“I chose to interview the Victim Assistant Specialist because she is the first line that victims see when they are rescued,” Beacham said. “I thought that she could give a lot of insight into what these people are thinking, how they got involved in that situation and what to look for in a trafficking victim.”
Beacham also took a class at Texas Health Resources on Jan. 9 that was geared towards health professionals to look for signs of trafficking in their patients.
Through this experience, she learned that “you never know when a victim will have the opportunity to be rescued so you always have to be able to look out for it. Anyone can be a savior in that sense.”
Her website contains detailed information on the issue including what it is, how to spot it and more, as well as victim resources.
Beacham stresses the importance of being able to recognize the signs, which are detailed on the site.
“When I was talking to my project advisory who works at the DHS she mentioned that oftentimes a person’s peers or classmates are more able to recognize the signs of trafficking than a teacher or an adult so it just makes it all the more important that young people know about this topic too. Kids need to learn ways to recognize and protect themselves,” Beacham said.
To bring her project to a close, Beacham organized a screening of the documentary “The Long Night” on March 4 at Studio Movie Grill. The movie session was followed by a question and answer session from Traffick911 and the Department of Homeland Security.
She was assisted at the event by youth volunteers from Hockaday and St. Mark’s as well as her mother, father and aunts. The screening raised money for Traffick911 and Destiny’s House, and all guests were given goodie bags containing resources they can give to vulnerable people.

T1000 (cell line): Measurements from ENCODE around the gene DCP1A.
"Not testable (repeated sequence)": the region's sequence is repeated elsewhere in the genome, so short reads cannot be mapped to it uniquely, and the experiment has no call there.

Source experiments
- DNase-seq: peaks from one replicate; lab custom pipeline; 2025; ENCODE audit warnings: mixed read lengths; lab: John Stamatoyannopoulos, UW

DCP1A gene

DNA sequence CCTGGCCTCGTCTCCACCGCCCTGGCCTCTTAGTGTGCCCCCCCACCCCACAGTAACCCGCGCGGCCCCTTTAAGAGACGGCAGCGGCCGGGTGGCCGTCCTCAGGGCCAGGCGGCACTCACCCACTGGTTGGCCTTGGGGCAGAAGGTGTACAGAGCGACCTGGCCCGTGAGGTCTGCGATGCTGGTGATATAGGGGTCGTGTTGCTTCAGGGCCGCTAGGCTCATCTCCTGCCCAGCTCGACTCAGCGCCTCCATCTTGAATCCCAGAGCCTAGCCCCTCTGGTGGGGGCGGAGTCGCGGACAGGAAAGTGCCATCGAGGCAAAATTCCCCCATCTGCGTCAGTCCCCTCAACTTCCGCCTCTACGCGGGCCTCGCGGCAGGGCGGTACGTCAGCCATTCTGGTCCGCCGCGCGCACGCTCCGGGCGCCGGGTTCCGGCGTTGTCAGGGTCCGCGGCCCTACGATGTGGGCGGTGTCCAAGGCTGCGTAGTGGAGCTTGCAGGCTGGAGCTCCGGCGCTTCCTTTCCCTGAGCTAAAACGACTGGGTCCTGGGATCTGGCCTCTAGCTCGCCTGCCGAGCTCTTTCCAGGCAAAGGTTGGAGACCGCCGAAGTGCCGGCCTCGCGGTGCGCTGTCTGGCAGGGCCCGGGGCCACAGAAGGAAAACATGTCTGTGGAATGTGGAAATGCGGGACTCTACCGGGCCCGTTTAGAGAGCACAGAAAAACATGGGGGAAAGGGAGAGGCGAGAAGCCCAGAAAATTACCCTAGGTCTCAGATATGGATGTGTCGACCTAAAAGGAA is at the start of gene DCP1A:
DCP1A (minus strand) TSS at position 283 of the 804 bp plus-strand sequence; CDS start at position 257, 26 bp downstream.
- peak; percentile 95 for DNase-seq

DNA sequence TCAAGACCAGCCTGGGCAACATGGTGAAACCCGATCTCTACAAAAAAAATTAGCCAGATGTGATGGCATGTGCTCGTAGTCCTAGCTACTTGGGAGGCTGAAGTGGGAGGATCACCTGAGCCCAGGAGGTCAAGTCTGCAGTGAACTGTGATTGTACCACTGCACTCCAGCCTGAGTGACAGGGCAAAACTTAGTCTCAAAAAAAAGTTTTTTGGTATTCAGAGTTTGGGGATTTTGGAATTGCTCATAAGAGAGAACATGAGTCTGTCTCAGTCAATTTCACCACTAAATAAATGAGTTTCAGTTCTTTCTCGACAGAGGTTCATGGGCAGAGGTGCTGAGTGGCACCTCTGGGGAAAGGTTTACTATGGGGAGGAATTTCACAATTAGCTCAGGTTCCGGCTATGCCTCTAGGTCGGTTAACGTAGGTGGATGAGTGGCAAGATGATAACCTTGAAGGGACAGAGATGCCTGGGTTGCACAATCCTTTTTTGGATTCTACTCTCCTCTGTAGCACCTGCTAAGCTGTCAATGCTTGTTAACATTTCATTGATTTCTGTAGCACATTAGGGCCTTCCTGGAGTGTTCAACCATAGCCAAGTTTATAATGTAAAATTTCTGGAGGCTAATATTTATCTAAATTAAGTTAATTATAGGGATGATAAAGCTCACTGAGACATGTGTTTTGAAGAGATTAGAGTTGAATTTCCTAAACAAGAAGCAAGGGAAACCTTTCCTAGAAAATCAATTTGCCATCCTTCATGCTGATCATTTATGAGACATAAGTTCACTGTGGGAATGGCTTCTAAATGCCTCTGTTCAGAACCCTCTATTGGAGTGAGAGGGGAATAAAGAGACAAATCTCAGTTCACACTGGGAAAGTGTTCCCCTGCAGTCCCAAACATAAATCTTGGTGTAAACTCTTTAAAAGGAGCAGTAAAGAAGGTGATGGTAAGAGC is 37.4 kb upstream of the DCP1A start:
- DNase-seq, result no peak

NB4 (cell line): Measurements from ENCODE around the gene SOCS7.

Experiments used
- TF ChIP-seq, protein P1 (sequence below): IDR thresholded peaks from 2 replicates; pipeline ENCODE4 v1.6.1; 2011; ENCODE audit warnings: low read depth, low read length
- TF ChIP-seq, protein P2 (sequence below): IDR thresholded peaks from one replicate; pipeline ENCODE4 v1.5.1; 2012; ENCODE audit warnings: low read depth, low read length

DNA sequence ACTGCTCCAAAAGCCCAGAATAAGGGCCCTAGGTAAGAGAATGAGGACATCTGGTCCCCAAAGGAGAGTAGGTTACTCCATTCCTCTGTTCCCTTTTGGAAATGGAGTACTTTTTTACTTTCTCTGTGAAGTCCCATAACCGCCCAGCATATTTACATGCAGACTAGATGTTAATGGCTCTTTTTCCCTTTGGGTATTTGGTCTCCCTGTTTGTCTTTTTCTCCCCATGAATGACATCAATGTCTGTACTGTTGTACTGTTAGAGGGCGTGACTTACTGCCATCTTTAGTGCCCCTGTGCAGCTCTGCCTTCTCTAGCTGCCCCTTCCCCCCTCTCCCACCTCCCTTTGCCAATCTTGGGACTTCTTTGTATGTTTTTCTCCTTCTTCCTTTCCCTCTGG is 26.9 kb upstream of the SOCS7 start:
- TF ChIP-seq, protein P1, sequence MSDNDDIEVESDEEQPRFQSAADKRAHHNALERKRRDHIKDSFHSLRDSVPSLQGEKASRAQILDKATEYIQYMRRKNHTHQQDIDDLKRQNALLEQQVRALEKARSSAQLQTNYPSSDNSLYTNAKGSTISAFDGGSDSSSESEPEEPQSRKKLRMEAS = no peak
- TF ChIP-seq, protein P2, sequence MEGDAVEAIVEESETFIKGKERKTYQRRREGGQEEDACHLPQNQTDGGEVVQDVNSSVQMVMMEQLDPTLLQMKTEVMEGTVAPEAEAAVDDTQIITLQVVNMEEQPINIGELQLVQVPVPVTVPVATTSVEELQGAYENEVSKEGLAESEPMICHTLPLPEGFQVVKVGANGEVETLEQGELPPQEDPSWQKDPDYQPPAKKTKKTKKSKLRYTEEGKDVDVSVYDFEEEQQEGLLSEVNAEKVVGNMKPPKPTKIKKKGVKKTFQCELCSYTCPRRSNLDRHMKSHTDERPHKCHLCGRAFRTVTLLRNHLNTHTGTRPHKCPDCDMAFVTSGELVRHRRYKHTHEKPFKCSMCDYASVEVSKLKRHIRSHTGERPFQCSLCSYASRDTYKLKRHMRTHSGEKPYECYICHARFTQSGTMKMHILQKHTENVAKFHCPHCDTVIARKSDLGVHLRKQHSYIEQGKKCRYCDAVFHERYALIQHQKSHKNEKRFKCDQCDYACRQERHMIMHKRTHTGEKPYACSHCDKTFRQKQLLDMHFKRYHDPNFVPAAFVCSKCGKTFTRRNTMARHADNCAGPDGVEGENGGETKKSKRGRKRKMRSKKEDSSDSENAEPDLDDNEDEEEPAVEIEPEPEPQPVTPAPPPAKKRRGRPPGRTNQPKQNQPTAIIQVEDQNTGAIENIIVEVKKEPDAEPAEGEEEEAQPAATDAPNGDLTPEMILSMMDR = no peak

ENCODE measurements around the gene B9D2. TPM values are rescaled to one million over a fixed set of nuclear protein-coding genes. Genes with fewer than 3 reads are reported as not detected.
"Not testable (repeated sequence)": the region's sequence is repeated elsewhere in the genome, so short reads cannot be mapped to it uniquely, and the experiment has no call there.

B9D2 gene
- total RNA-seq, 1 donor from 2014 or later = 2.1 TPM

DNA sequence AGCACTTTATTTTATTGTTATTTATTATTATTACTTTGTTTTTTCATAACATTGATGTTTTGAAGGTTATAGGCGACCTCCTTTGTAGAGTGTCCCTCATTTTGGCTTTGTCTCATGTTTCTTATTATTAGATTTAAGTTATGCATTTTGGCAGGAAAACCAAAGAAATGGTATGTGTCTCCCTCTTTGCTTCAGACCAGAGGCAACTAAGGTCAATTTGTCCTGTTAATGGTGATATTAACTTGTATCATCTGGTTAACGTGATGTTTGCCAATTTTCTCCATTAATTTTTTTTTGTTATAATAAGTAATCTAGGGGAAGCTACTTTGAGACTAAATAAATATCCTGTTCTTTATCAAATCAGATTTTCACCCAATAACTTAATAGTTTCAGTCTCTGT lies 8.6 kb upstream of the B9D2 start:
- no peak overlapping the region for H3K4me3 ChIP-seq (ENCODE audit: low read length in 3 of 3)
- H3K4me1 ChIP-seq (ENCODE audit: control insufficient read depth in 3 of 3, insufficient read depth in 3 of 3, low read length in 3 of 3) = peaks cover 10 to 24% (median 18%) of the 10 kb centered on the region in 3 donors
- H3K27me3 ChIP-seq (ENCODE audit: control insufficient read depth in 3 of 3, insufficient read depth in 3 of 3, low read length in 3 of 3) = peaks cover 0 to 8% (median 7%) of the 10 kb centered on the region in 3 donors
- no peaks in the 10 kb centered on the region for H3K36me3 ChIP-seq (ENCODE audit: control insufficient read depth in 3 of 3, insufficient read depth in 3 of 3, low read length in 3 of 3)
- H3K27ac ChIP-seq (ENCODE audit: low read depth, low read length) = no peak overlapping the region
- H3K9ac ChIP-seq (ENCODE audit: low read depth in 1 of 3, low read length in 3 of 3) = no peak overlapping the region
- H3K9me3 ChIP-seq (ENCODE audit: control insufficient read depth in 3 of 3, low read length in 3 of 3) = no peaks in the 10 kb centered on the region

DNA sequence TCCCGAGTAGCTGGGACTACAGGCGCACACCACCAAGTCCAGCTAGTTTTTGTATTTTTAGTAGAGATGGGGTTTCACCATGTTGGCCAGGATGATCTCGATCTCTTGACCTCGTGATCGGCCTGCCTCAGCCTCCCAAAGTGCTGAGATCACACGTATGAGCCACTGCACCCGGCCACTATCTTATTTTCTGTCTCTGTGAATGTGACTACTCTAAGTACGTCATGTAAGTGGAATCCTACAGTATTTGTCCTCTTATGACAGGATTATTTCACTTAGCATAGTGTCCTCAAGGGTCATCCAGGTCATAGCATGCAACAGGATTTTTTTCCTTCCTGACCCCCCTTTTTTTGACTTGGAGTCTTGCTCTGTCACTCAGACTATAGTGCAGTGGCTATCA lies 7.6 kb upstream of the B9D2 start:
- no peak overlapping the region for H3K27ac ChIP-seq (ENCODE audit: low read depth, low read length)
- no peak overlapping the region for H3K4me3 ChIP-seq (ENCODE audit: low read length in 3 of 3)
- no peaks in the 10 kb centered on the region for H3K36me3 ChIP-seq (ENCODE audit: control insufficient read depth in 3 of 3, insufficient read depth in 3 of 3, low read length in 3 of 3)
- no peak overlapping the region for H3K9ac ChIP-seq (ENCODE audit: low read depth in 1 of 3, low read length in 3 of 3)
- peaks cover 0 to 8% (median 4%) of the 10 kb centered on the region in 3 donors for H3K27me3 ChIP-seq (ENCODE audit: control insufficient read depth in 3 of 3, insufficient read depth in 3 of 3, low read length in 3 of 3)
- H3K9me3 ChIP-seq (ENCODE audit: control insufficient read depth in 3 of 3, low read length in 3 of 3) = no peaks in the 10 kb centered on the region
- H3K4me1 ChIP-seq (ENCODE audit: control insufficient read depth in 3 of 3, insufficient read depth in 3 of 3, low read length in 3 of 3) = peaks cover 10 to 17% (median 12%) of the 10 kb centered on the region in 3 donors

Although the screening was the final event, Beacham hopes to continue updating her site in college and leave an impact on Girl Scouts by making human trafficking part of the curriculum for Girl Scouts meetings and equip group leaders with knowledge because they work with young girls.
“The most valuable part has been getting to see how my work has impacted other girls in the program. Part of being a Girl Scout is leaving things better than you found them, and you can apply that to being a Girl Scout in general. I want to not only take advantage of the program but also provide opportunities for other girls,” Beacham said.
Her troop leader is impressed with the impact Beacham’s project has had.
“To me, the most impactful part of her project was that she empowered others to act. Throughout her website and movie screening, Kaleigh showed others that everyone has a place in the movement against human trafficking, and that intervention is possible at so many points,” she said.
“You don’t have to be a police officer or work at a shelter to help with this issue. Having the knowledge to recognize trafficking and help educate others and protect them is a part of being a responsible member of the community. To be able to get rid of trafficking we have to know about it, and it is our responsibility to know,” Beacham said.
To learn more about human trafficking, visit https://www.braketrafficking.com.
Story by Morgan Fisher
Photo Provided by Kaleigh Beacham